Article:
Gentle Art Of Music [Release date: 22.03.19]
You know what it’s like. You go to a gig and there’s a couple of support bands and you’re thinking to yourself “these are quite good” – then the main band comes on and blows them into next week.
Thus it is with German progressive rock behemoths RPWL, who, since their formation in 1997 and their first album ‘God Has Failed’, have occupied a throne at prog’s top table – showing countless wannabes just how it should be done.
‘Tales From Outer Space’ is their seventh studio album, an output enhanced by many superb live recordings (check the GRTR! archive) and whilst they have never released a bad album, here they have surely exceeded even their own high expectations.
For this is a beast of an album.
Unlike their most recent output, ‘Tales From Outer Space’ is a concept album only insofar as the tracks are linked by the theme of outer space – the perception of it from Earth and how Earth could be perceived from an alien visitation.
As usual, from one of the most philosophically articulate bands out there, the lyrical content is both imaginative and thought-provoking which, when linked to music of real depth and conviction played by musicians at the top of their game, proves to be an intoxicating mix.
‘A New World’ lays down the marker, the (inevitable) spacey opening seguéing into a superb driving riff and a great chorus – delivering eight minutes of the finest rock music you’re likely to hear this year.
The cascading guitar riff of ‘Welcome To The Freak Show’ carries an insightful and honest look at world politics and religion (always a theme with RPWL) and the freaks and clowns who are driving the agenda – you know who you are…
The centrepiece of the album is the superb ‘Light Of The World’ – ten minutes of progressive rock Nirvana with stunning guitar work from Kalle Wallner, who, with similarities to Riverside’s Mariusz Duda’s side project Lunatic Soul, has really upped his game following his excellent ‘Blind Ego’ solo work.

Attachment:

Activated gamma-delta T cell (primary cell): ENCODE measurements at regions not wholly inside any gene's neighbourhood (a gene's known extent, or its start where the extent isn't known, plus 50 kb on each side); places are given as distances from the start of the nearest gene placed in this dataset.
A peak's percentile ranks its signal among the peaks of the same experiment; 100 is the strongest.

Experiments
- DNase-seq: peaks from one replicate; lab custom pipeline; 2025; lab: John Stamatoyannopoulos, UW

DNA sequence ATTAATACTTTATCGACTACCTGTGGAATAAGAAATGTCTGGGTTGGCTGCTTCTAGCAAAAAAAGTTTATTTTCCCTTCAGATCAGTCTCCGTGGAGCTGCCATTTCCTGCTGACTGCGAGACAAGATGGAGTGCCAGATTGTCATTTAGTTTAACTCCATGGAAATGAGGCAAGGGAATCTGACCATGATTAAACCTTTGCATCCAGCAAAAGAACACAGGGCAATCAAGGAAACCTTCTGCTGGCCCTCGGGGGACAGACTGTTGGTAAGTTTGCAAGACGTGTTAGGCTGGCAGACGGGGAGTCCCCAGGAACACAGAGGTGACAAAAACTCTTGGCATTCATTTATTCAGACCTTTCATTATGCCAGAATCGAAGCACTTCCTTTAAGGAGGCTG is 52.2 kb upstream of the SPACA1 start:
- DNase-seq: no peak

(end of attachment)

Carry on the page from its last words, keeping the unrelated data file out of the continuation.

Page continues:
Anthemic riffs abound and with great vocals from Yogi Lang the track flows effortlessly between passages – intensely heavy to light as a feather and you can never see the join.
The joys continue on the early ‘Floyd-like ‘Not Our Place To Be’ where Guy Pratt (Dave Gilmour, Pink Floyd) pops up on bass and where Earth is viewed by aliens observing “people living off the goodwill of a greedy few who pull the strings; engines on, this is not our place to be”.
An Edge-like U2 riff drives ‘What I Really Need’ – a disparaging critique of naked capitalism, and ‘Give Birth To The Sun’ gives everyone a chance to take it all in before fabulous drumming (a feature throughout) by Marc Turiaux builds the track to a swirling vortex with Wallner’s guitar again to the fore.
Closer ‘Far Away From Home’ with its pastoral piano motif gives Lang another opportunity to show what a fine singer he is – and we’re done.
It is only every so often an album as fine as this comes around – and in the mind-numbing vacuum of bugger-all that passes for much of music these days, the opportunity to absorb its brilliance should not, and must not, be missed.
Truly exceptional and an early candidate for “Album Of The Year”. *****
Review by Alan Jones
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